In the Tang Dynasty (7th to 9th centuries AD), the development of the pipa reached a peak. At that time, from the court band to the folk singing, the pipa was indispensable, and it became a very popular musical instrument at that time, and it played a leading role in the band. This kind of grand occasion has a lot of records in ancient Chinese poetry. For example, the Tang Dynasty poet Bai Juyi described the performance of the pipa and its acoustic effects very vividly in his famous poem "Pipa Xing": "The big strings are noisy like rain, and the small strings are like whispers. Big pearls and small pearls fall on the jade plate".
In the late Tang Dynasty, the pipa has been greatly developed from the playing techniques to the production structure. The most prominent reform in the playing technique is the change from horizontal holding to vertical holding, and direct playing with fingers instead of playing with plectrum. The most obvious change in the structure of the pipa is the increase from four phonemes to sixteen (that is, four phases and twelve frets). At the same time, its neck is widened, and the lower resonance box is narrowed from wide to narrow, which is convenient for the left hand to press the lower sound.
Due to the above two reforms, the pipa playing technique has been developed unprecedentedly. According to statistics, there are fifty or sixty fingerings of the pipa. To sum up, the right fingering method can be divided into two systems: one, the round finger system, and two, the bouncing and picking system. The left fingering method is also divided into two systems: one, the finger-pressing system, and the second, the push-pull system.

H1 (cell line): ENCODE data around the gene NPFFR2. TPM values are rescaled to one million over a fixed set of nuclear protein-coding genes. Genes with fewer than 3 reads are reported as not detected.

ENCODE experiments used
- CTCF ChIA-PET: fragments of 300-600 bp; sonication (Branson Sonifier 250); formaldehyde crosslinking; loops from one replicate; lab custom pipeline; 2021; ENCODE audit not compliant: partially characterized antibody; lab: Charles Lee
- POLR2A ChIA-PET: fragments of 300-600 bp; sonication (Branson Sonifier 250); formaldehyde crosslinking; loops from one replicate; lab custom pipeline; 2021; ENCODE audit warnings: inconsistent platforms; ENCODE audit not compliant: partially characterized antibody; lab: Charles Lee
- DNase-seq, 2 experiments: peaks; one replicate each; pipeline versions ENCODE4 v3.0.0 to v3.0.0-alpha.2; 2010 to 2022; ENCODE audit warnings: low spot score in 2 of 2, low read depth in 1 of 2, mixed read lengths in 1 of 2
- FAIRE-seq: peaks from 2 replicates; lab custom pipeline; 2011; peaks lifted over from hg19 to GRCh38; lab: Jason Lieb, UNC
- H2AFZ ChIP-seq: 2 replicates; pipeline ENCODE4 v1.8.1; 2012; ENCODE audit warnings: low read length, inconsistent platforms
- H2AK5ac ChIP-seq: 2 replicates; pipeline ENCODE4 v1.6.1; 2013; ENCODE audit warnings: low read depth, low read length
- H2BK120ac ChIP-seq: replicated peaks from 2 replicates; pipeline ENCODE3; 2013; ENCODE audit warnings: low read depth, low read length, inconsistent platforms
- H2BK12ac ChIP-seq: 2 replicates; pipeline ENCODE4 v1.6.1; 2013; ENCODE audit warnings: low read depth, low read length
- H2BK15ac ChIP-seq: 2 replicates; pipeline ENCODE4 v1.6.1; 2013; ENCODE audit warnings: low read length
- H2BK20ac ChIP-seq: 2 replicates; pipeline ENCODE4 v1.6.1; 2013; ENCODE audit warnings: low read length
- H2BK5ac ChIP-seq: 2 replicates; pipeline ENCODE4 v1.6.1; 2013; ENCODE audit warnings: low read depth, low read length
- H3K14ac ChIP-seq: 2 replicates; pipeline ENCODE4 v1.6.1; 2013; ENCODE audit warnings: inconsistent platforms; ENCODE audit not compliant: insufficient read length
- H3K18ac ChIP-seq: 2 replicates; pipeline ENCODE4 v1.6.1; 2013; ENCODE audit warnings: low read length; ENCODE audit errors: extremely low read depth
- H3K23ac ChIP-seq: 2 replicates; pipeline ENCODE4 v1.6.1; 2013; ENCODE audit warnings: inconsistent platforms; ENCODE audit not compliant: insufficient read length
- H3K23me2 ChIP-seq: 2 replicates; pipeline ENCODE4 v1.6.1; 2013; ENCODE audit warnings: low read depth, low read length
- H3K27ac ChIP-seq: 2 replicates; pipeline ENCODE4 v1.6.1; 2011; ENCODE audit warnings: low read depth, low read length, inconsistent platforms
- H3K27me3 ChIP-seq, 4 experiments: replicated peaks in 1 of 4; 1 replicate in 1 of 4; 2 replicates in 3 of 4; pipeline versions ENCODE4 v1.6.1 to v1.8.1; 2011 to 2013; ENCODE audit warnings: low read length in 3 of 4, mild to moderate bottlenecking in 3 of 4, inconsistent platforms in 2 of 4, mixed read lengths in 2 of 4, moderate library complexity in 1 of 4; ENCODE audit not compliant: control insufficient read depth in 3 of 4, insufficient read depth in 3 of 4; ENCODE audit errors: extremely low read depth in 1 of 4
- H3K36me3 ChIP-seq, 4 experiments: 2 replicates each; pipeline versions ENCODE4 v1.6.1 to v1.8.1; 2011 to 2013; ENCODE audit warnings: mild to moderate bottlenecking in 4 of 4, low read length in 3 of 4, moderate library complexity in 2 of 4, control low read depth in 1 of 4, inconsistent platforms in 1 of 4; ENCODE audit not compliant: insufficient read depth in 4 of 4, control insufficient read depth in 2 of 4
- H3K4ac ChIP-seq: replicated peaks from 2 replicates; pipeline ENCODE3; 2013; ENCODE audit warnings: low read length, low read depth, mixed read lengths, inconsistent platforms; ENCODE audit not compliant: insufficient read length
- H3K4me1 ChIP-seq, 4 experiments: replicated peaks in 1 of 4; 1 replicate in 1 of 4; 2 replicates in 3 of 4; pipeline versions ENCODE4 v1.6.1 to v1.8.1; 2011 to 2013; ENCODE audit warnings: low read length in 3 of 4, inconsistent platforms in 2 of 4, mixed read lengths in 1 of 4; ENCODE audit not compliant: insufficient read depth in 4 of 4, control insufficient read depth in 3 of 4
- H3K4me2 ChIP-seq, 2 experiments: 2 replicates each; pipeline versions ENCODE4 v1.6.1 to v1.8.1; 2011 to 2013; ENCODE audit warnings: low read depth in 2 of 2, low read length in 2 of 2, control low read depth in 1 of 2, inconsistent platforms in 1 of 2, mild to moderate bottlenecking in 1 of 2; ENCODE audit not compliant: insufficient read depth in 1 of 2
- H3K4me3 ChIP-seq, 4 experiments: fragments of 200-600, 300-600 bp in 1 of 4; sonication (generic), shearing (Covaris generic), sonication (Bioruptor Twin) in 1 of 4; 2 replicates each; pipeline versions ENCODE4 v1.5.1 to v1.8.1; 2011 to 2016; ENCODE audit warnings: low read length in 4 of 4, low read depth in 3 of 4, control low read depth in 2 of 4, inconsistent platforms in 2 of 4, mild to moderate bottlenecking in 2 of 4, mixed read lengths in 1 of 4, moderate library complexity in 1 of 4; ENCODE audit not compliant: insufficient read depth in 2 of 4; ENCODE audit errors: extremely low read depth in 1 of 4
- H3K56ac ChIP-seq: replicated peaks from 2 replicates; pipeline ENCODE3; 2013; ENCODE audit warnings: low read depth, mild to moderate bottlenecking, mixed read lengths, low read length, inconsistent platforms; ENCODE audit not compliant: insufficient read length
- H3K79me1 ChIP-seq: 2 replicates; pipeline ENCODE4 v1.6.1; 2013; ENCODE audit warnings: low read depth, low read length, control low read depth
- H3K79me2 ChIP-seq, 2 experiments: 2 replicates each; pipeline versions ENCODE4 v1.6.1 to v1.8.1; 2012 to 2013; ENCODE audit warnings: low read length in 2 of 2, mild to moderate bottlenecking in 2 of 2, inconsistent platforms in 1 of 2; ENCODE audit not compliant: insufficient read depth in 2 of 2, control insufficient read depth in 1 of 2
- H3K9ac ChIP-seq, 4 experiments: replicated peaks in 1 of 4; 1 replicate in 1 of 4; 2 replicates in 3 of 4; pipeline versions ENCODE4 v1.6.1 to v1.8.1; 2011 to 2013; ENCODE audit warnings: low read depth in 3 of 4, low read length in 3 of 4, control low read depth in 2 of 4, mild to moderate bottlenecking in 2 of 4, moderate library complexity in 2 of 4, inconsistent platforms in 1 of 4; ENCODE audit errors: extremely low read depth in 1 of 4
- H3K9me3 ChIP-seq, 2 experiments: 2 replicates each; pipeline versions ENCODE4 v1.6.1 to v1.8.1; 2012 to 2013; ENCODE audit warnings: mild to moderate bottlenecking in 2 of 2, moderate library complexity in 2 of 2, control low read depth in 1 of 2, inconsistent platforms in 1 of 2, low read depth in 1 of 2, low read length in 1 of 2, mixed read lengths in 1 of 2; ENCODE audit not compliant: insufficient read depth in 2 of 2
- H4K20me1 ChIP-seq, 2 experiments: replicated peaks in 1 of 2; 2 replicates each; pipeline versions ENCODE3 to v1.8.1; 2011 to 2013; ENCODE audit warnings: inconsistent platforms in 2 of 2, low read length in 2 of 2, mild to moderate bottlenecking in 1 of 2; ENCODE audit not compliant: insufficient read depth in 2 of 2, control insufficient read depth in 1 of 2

The Tang Dynasty was the peak of the development of the pipa, and a large number of pipa players and music emerged. For example, Cao Bao, who lived in Chang'an in the Tang Dynasty, his son Cao Shancai, and his grandson Cao Gang, are all famous pipa players, respected by the world, poets There are also many poems praising his superb skills. Cao Gang's performance, his right hand is strong and powerful, "plucking like wind and rain", and Pei Xingnu, who is equally famous, is delicate in pressing the strings with his left hand, "good at twisting and twisting", so at that time there was a "sounding twist" in the music world. Cao Gang has the right hand, Xingnu has the left."
Pei Shenfu, a famous "five-stringed" player from Shule in the Western Regions, was one of the most valued court musicians by Emperor Taizong of the Tang Dynasty. He pioneered the pipa finger-playing method; Kang Kunlun was known as the first pipa player, and Duan Shanben was a famous Buddhist temple musician. After competing with Kang Kunlun Pipa, he entered the court and became a royal musician.
Tang Sheyou's "Tongdian" said: "Zabu play is Yan music, mainly pipa, so it is called pipa music." In the literature records and poems of the Tang Dynasty, there are many wonderful chapters describing pipa music, explaining that at that time Pipa playing skills have been greatly improved, and the expressiveness is very rich.